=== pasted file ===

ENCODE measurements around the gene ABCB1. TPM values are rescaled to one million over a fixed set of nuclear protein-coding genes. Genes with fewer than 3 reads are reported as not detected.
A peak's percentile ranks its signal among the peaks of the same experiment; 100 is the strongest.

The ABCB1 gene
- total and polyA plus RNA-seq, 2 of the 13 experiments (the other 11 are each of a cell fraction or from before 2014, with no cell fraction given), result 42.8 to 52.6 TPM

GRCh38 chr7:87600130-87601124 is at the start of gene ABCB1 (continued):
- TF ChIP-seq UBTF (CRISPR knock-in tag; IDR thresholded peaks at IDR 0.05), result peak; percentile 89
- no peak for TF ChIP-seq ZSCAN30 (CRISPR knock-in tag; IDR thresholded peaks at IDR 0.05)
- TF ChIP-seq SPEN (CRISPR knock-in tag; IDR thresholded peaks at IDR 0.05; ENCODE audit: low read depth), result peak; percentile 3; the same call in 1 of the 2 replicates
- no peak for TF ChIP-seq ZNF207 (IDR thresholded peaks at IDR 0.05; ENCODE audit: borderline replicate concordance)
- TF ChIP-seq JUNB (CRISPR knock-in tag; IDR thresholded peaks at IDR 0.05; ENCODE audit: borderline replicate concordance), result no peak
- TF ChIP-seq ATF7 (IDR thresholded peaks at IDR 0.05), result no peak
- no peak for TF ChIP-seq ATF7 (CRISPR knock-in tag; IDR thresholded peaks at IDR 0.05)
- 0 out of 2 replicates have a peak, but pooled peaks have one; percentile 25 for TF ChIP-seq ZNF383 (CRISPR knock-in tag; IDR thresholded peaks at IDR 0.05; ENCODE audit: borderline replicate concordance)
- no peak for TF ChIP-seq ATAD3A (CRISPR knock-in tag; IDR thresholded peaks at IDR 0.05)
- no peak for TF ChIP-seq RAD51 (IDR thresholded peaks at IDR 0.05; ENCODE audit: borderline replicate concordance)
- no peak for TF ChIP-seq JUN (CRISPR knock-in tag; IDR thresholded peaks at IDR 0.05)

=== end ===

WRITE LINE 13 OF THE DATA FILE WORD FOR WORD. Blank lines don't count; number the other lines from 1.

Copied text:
- 0 out of 2 replicates have a peak, but pooled peaks have one; percentile 25 for TF ChIP-seq ZNF383 (CRISPR knock-in tag; IDR thresholded peaks at IDR 0.05; ENCODE audit: borderline replicate concordance)